Def Gab C: Rock isn’t what it used to be

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GRAFFITI decorated the walls as Merah Studio in Ampang, four floors above a mamak restaurant, hosted one of the biggest rock bands in the country – Def Gab C.

Guitarist Mohd Shukry Abd Aziz, 43, better known as Jemboo, rushed into the studio, apologising as he joined original bandmates, singer Mohd Ashid Ahmad (Asheed), 45, and drummer Nasyanto Nasip (Ah Tonk), 40, at the studio. Bassist Ariffin Amir (Epyn), 43, is the newest member of the four-piece band.

“Sorry, sorry, I got caught up in something earlier,” Jemboo said as he adjusted his glasses before taking his seat for an exclusive interview with Twentytwo13.

Asheed at Merah Studio.

The band was widely celebrated when they hit the scene 21 years ago with songs like Ibukota CintaCinta SaktiMarilah Maria and Merah.

They went on a three-year hiatus and regrouped early this year after they were assigned to produce and sing the Malaysia Agriculture, Horticulture & Agrotourism (MAHA) 2018 theme song Segalanya Wanita.

“But times have changed and we have to evolve,” said Asheed.

“We cannot fight the trends and must tweak our music to what listeners want.”

“Sometimes if we get too futuristic, the fans won’t get it. But sometimes it works. We have to think not just of today but what listeners would still want to hear five or 10 years down the road. Look at what we did with Merah … we made it public 16 years ago and our fans still remember it till today.”

Jemboo has played for Singapore rock band Rusty Blade in the past.

Asheed added: “Age is catching up and the long hours can take a toll. But it’s something we have to work around.”

Four years ago, KISS bassist Gene Simmons told Esquire: “Rock is finally dead … The death of rock was not a natural death. Rock did not die of old age. It was murdered.”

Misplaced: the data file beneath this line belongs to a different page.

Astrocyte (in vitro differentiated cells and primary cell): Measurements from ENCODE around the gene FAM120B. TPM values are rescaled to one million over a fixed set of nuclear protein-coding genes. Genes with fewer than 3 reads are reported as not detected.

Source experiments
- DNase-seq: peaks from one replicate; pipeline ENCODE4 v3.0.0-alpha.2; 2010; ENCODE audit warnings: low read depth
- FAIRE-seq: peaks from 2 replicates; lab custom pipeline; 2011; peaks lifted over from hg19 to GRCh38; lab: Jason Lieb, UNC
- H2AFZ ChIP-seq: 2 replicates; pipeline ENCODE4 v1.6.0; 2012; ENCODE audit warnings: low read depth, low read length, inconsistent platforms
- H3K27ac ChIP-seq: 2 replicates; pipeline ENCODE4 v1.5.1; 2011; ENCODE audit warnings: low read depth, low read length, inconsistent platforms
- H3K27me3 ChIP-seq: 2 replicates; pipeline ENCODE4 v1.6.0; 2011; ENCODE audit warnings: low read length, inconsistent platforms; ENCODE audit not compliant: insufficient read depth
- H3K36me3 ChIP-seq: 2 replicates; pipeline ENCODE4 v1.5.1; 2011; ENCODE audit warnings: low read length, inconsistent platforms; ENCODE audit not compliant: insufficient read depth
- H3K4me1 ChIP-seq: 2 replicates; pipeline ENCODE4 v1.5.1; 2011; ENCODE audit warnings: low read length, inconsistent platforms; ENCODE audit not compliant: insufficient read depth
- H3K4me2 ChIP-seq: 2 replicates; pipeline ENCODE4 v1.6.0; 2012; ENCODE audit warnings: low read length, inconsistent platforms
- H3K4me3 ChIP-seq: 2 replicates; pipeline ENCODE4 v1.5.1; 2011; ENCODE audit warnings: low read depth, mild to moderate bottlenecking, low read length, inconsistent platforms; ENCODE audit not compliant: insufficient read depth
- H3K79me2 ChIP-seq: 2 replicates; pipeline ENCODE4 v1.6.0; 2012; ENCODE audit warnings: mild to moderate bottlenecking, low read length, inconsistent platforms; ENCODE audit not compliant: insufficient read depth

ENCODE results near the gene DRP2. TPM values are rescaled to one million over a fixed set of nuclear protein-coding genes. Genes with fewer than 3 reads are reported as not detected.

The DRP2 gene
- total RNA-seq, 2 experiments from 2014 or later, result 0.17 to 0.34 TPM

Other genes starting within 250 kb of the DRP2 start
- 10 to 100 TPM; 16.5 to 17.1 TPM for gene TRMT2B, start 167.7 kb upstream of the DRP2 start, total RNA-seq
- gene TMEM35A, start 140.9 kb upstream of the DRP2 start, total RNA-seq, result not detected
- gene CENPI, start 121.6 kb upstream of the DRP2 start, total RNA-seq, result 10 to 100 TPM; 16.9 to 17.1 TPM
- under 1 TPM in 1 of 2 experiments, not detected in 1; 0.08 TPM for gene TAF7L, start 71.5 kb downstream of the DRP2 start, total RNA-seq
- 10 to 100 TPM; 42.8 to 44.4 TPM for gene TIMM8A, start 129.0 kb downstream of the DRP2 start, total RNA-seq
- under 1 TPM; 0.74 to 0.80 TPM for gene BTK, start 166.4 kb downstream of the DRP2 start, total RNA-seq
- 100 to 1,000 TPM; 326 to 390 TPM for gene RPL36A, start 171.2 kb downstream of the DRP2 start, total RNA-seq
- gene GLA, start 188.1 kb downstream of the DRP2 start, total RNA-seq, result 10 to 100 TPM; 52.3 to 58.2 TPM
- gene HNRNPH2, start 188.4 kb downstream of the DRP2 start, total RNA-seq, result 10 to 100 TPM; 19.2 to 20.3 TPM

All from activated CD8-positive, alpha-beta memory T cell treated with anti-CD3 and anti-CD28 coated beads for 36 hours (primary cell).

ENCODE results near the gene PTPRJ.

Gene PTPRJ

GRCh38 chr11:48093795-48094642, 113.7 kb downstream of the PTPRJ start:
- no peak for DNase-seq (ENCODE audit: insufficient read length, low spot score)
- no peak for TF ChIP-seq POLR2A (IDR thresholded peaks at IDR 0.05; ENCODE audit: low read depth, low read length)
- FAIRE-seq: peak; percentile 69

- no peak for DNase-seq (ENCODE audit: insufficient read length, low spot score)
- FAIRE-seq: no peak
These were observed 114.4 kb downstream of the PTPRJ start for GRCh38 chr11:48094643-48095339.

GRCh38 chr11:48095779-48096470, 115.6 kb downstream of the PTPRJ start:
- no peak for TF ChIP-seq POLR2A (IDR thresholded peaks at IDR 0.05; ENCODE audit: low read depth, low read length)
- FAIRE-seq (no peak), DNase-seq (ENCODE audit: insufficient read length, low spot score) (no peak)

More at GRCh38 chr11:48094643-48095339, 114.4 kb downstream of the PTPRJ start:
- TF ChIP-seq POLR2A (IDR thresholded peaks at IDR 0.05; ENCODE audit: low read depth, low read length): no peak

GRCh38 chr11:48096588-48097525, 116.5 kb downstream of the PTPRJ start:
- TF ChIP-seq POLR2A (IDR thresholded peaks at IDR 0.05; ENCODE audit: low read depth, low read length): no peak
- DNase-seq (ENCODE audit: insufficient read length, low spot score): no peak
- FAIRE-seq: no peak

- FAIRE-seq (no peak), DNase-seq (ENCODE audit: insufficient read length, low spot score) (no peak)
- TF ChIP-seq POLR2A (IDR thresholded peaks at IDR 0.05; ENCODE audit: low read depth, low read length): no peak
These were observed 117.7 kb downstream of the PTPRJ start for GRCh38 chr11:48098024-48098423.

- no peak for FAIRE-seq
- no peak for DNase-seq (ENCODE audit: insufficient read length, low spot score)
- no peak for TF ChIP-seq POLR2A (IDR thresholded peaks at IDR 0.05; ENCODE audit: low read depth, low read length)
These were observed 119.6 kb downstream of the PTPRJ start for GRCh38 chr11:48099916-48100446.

But Nirvana bassist Krist Novoselic had last month said the scene was still alive and “people are still doing it, too”.

So is the Malaysian rock scene dead?

“It’s not like what it used to be,” Ah Tonk said.

“In the past, labels used to promote rock bands. We don’t see that happening now. The internet dominates and as what Asheed said, we must evolve and be part of the online craze.”

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Ah Tonk says Def Gab C has to evolve quickly and not harp on its past glory.

Epyn said the band, now without a label, has an Instagram account (def.gab.c) to connect with younger fans.

Epyn says the band’s branding game has changed with more emphasis on social media.

“We post stuff regularly on our personal social media accounts as well. That’s how branding is done these days.”

What’s next for Def Gab C?

“We plan to release a single perhaps after Hari Raya. We’re in the midst of sourcing for material and fine-tuning some stuff,” Jemboo said.

“We’re still discussing our merchandising plans and hope to set up a Def Gab C club soon.”